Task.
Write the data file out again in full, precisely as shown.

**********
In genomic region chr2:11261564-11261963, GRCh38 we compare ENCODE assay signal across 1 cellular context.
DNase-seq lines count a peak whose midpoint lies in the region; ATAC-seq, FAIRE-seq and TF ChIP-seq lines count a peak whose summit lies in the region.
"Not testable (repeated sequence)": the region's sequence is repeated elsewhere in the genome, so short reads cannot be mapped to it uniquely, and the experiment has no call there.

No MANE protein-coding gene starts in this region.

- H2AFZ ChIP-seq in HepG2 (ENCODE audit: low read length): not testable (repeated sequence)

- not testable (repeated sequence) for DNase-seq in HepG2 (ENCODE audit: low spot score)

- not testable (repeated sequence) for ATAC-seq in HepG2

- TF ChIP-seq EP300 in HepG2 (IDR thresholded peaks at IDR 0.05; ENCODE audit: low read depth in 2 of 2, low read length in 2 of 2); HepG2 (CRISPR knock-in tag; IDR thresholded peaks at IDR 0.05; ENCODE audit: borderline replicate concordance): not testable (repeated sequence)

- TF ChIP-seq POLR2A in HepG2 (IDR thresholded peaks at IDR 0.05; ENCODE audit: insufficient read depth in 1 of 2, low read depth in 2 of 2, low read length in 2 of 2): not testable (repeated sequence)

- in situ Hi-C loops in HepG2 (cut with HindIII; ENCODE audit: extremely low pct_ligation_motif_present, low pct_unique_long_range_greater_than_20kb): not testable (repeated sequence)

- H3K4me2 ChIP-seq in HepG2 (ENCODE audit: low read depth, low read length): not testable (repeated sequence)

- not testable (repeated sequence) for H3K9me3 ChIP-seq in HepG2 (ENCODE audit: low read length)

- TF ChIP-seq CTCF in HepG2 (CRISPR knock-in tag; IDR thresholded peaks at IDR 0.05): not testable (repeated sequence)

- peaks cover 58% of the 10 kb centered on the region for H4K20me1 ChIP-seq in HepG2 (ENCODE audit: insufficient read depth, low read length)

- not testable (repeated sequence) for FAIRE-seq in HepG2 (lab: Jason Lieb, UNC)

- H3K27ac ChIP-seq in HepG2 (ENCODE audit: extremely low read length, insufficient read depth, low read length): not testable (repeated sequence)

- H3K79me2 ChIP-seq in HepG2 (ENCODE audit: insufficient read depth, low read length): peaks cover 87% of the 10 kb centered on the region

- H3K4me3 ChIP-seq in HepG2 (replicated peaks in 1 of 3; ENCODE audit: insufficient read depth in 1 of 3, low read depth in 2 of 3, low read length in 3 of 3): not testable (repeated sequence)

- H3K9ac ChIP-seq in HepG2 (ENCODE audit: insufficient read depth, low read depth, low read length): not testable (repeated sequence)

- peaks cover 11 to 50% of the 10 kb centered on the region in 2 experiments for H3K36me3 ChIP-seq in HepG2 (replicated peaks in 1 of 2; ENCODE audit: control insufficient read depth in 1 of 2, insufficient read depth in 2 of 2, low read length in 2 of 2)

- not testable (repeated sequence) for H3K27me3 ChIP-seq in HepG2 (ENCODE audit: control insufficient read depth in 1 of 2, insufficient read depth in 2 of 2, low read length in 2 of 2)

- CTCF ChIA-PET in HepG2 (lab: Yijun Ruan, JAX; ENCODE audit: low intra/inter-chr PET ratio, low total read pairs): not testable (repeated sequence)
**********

In genomic region chr2:11261564-11261963, GRCh38 we compare ENCODE assay signal across 1 cellular context.
DNase-seq lines count a peak whose midpoint lies in the region; ATAC-seq, FAIRE-seq and TF ChIP-seq lines count a peak whose summit lies in the region.
"Not testable (repeated sequence)": the region's sequence is repeated elsewhere in the genome, so short reads cannot be mapped to it uniquely, and the experiment has no call there.

No MANE protein-coding gene starts in this region.

- H2AFZ ChIP-seq in HepG2 (ENCODE audit: low read length): not testable (repeated sequence)

- not testable (repeated sequence) for DNase-seq in HepG2 (ENCODE audit: low spot score)

- not testable (repeated sequence) for ATAC-seq in HepG2

- TF ChIP-seq EP300 in HepG2 (IDR thresholded peaks at IDR 0.05; ENCODE audit: low read depth in 2 of 2, low read length in 2 of 2); HepG2 (CRISPR knock-in tag; IDR thresholded peaks at IDR 0.05; ENCODE audit: borderline replicate concordance): not testable (repeated sequence)

- TF ChIP-seq POLR2A in HepG2 (IDR thresholded peaks at IDR 0.05; ENCODE audit: insufficient read depth in 1 of 2, low read depth in 2 of 2, low read length in 2 of 2): not testable (repeated sequence)

- in situ Hi-C loops in HepG2 (cut with HindIII; ENCODE audit: extremely low pct_ligation_motif_present, low pct_unique_long_range_greater_than_20kb): not testable (repeated sequence)

- H3K4me2 ChIP-seq in HepG2 (ENCODE audit: low read depth, low read length): not testable (repeated sequence)

- not testable (repeated sequence) for H3K9me3 ChIP-seq in HepG2 (ENCODE audit: low read length)

- TF ChIP-seq CTCF in HepG2 (CRISPR knock-in tag; IDR thresholded peaks at IDR 0.05): not testable (repeated sequence)

- peaks cover 58% of the 10 kb centered on the region for H4K20me1 ChIP-seq in HepG2 (ENCODE audit: insufficient read depth, low read length)

- not testable (repeated sequence) for FAIRE-seq in HepG2 (lab: Jason Lieb, UNC)

- H3K27ac ChIP-seq in HepG2 (ENCODE audit: extremely low read length, insufficient read depth, low read length): not testable (repeated sequence)

- H3K79me2 ChIP-seq in HepG2 (ENCODE audit: insufficient read depth, low read length): peaks cover 87% of the 10 kb centered on the region

- H3K4me3 ChIP-seq in HepG2 (replicated peaks in 1 of 3; ENCODE audit: insufficient read depth in 1 of 3, low read depth in 2 of 3, low read length in 3 of 3): not testable (repeated sequence)

- H3K9ac ChIP-seq in HepG2 (ENCODE audit: insufficient read depth, low read depth, low read length): not testable (repeated sequence)

- peaks cover 11 to 50% of the 10 kb centered on the region in 2 experiments for H3K36me3 ChIP-seq in HepG2 (replicated peaks in 1 of 2; ENCODE audit: control insufficient read depth in 1 of 2, insufficient read depth in 2 of 2, low read length in 2 of 2)

- not testable (repeated sequence) for H3K27me3 ChIP-seq in HepG2 (ENCODE audit: control insufficient read depth in 1 of 2, insufficient read depth in 2 of 2, low read length in 2 of 2)

- CTCF ChIA-PET in HepG2 (lab: Yijun Ruan, JAX; ENCODE audit: low intra/inter-chr PET ratio, low total read pairs): not testable (repeated sequence)